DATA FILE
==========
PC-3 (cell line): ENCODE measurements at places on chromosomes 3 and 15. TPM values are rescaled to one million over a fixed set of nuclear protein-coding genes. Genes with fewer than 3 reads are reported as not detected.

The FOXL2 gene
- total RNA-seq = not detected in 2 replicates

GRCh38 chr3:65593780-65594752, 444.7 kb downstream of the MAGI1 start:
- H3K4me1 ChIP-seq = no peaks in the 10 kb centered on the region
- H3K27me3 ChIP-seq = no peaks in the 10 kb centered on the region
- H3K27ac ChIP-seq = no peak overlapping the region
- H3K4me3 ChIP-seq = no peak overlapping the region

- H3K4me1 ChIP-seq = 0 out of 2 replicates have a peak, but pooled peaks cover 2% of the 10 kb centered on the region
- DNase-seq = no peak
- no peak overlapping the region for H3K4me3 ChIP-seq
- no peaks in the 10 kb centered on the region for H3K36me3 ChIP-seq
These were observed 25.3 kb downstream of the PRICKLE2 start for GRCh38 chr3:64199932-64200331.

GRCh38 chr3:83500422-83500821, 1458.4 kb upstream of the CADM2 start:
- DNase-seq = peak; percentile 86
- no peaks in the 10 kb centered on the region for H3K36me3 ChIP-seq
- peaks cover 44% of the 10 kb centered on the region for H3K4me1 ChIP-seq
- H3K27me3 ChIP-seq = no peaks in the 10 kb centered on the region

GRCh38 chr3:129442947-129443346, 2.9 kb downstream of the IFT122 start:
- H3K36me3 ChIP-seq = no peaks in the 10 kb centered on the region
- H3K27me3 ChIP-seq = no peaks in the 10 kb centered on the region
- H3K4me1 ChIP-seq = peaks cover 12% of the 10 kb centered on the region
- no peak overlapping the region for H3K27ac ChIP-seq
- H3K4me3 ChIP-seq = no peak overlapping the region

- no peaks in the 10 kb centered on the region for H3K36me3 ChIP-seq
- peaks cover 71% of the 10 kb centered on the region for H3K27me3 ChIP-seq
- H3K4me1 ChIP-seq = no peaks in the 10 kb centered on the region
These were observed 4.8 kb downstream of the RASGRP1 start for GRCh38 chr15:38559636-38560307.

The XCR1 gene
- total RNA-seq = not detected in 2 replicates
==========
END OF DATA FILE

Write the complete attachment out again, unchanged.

PC-3 (cell line): ENCODE measurements at places on chromosomes 3 and 15. TPM values are rescaled to one million over a fixed set of nuclear protein-coding genes. Genes with fewer than 3 reads are reported as not detected.

The FOXL2 gene
- total RNA-seq = not detected in 2 replicates

GRCh38 chr3:65593780-65594752, 444.7 kb downstream of the MAGI1 start:
- H3K4me1 ChIP-seq = no peaks in the 10 kb centered on the region
- H3K27me3 ChIP-seq = no peaks in the 10 kb centered on the region
- H3K27ac ChIP-seq = no peak overlapping the region
- H3K4me3 ChIP-seq = no peak overlapping the region

- H3K4me1 ChIP-seq = 0 out of 2 replicates have a peak, but pooled peaks cover 2% of the 10 kb centered on the region
- DNase-seq = no peak
- no peak overlapping the region for H3K4me3 ChIP-seq
- no peaks in the 10 kb centered on the region for H3K36me3 ChIP-seq
These were observed 25.3 kb downstream of the PRICKLE2 start for GRCh38 chr3:64199932-64200331.

GRCh38 chr3:83500422-83500821, 1458.4 kb upstream of the CADM2 start:
- DNase-seq = peak; percentile 86
- no peaks in the 10 kb centered on the region for H3K36me3 ChIP-seq
- peaks cover 44% of the 10 kb centered on the region for H3K4me1 ChIP-seq
- H3K27me3 ChIP-seq = no peaks in the 10 kb centered on the region

GRCh38 chr3:129442947-129443346, 2.9 kb downstream of the IFT122 start:
- H3K36me3 ChIP-seq = no peaks in the 10 kb centered on the region
- H3K27me3 ChIP-seq = no peaks in the 10 kb centered on the region
- H3K4me1 ChIP-seq = peaks cover 12% of the 10 kb centered on the region
- no peak overlapping the region for H3K27ac ChIP-seq
- H3K4me3 ChIP-seq = no peak overlapping the region

- no peaks in the 10 kb centered on the region for H3K36me3 ChIP-seq
- peaks cover 71% of the 10 kb centered on the region for H3K27me3 ChIP-seq
- H3K4me1 ChIP-seq = no peaks in the 10 kb centered on the region
These were observed 4.8 kb downstream of the RASGRP1 start for GRCh38 chr15:38559636-38560307.

The XCR1 gene
- total RNA-seq = not detected in 2 replicates